The Nautilus Shell: a Metaphor for Life
I have loved shells since I was little. When I was about seven years old, I recall stopping at a rock shop while traveling with my family in New Mexico. I was fascinated with the shells they also had for sale. With my allowance, I bought my first one. A collection began. During the next several years, a family friend traveled frequently to Florida and brought back more shells for me. My collection grew. I considered them nature's sculptures and knew the names of every single one. That specific knowledge has long since disappeared, but not my fascination with them.
A marine animal with a spiral shell, the nautilus is one of the only shells to survive from the Dinosaur era. Relatively unchanged for 450 million years, it is sometimes referred to as a "living fossil."
The nautilus creates a new chamber as it outgrows each existing one. The chambers of the nautilus shell represent expansion and renewal, symbolic of the stages we go through in life. While each new chamber is larger than the one that preceded it, the smaller chambers remain a functioning part of the whole, vital to its completeness. No part loses its significance, even as its specific usefulness has been transcended. It is the perfect symbol to remind us nothing alive is stagnant, new beginnings are vital and necessary to each stage of growth, and we all share in this universal commonality.
The successive chambers of the nautilus form a logarithmic spiral, a key element of Sacred Geometry displaying perfect mathematical proportion, following what is known as the Fibonacci sequence of numbers.The Fibonacci sequence is the series of numbers: 0, 1, 1, 2, 3, 5, 8, 13, 21, 34, and so on. The next number is found by adding up the two numbers before it.
As the shell expands, its shape begins to approximate the Phi spiral representing the Golden Mean or Golden Ratio number. This is a number without an arithmetic solution; the digits simply continue for eternity without repeating themselves.
The uniqueness of the Golden Mean is that it can be found in all living forms - our bone structure, the pattern of seeds in a sunflower, the growing tips of ferns, and as a helix, the shape of the DNA molecule. The Phi proportion of the Golden Mean underlies all biological structures. It seems to be a geometrical blueprint for life itself. Plato called this value - "The key for the universe physics".
We find the Golden Mean used widely in art, architecture and religious symbols. Artists like Da Vinci and Kandinsky used it in their paintings. The Guggenheim Museum designed by Frank Lloyd Wright, forms a gentle helical spiral from the main level up to the top of the building. Interestingly, researchers found that humans will consider beautiful any art work, architecture and even a face that have the Golden Mean proportions.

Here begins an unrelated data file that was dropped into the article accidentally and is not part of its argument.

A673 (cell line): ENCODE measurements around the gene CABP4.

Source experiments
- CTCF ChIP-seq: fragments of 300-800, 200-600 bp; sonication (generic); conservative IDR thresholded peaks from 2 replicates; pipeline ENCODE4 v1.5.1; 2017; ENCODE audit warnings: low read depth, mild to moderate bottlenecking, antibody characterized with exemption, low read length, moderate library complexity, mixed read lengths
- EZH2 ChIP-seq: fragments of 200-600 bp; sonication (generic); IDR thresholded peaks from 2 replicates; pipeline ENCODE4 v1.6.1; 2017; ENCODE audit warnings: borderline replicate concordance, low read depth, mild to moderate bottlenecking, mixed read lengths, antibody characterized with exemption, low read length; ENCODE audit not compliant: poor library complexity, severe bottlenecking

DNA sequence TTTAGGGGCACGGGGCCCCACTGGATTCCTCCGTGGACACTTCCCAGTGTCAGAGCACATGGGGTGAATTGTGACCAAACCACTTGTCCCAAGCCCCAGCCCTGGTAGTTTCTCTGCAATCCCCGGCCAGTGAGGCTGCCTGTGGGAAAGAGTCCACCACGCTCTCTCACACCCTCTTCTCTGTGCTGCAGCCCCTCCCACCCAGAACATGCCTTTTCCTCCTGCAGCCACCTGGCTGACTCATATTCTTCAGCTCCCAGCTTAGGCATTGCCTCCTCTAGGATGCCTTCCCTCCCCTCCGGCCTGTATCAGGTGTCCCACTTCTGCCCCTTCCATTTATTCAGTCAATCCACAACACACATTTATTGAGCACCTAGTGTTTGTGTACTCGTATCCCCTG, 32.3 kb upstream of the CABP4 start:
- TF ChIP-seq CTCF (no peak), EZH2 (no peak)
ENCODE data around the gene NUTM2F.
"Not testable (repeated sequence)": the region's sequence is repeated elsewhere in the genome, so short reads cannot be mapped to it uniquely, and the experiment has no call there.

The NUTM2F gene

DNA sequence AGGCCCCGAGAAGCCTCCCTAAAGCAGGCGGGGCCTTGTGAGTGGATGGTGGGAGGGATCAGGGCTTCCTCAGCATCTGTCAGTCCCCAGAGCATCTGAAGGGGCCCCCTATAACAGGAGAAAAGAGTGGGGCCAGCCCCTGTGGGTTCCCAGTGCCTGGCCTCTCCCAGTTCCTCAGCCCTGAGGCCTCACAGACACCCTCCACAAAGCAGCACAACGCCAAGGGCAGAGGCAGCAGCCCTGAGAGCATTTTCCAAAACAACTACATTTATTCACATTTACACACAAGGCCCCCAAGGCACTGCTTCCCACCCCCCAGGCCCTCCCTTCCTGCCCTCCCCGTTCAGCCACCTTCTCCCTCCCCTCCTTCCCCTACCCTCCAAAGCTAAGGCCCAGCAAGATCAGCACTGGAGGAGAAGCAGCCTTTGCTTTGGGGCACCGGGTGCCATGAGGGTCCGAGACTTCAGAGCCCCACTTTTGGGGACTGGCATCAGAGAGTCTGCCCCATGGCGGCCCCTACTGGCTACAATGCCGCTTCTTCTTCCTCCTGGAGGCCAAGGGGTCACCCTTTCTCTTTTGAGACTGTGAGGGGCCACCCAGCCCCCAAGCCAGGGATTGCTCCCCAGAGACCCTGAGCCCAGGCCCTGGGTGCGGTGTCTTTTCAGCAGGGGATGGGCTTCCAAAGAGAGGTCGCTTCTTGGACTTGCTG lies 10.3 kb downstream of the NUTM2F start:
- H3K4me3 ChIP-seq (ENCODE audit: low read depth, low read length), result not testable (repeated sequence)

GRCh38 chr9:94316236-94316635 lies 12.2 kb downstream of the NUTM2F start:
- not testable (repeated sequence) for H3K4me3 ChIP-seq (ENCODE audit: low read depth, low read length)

Carl Jung pioneered the investigation of symbols as archetypal attributes of the collective unconscious. He recognized the universe projects itself to our unconscious minds symbolically, utilizing imagery to transmit ideas that language cannot; thus, symbols are the universal language.
A symbol of creation, movement, fluidity and evolution, the spiral has been associated with the cycles of time, the seasons, the cycle of birth, growth, death, and then rebirth. With no beginning and no end, the spiral curls eternally inward towards the Source of creation, and eternally outward with the Source's continual self-creation. Some consider the spiral a symbol of the spiritual journey, the evolutionary process of learning and growing. We seem to pass the same point over and over again but from a different perspective each time.
It was no wonder, then, that the nautilus captured my attention, on several levels, as a symbol for my business - and my life.
In response to the big question, "What is our goal in life?" the spiral's unfolding energy suggests we have no choice but to grow and move on. It encourages us to make each year of our life better, more dignified and more precious than the previous ones - bigger and better chambers, if you will.
Physician, writer, and poet Oliver Wendell Holmes (1809-96), in his poem, 'The Chambered Nautilus' used the nautilus as a metaphor for intellectual and spiritual growth and evolution. Holmes' poem implies that we outgrow our protective shells as they become no longer necessary and proposes that, in order to begin a new stage in our growth, we have to think 'outside the box'.
"One's mind, once stretched by a new idea, never regains its original dimension." ~ Oliver Wendell Holmes
When I chose this quote to use in my newsletter at its inception, I never anticipated I would be creating a new logo, much less one with such a profound symbolic connection with Holmes' poem and quotation.
The representation of the nautilus in my logo as a symbol for renewal and personal growth is tucked inside the bagua shape. The colors represent Yin and Yang, two complementary principles of Chinese philosophy. Their interaction is thought to maintain the harmony of the universe and to influence everything within it. A drop of fuchsia, my favorite color, represents universal harmony and transformation.
Because it is a "home," the nautilus shell also represents, to me, the importance of mindfulness as we create our own intentional spaces to nourish and encourage us on our personal life's journey.
Take time to come home to yourself everyday. ~ Robin Casar Jean
I would love to hear your reaction to the new logo and its design process. Please email me or visit on Facebook with your thoughts.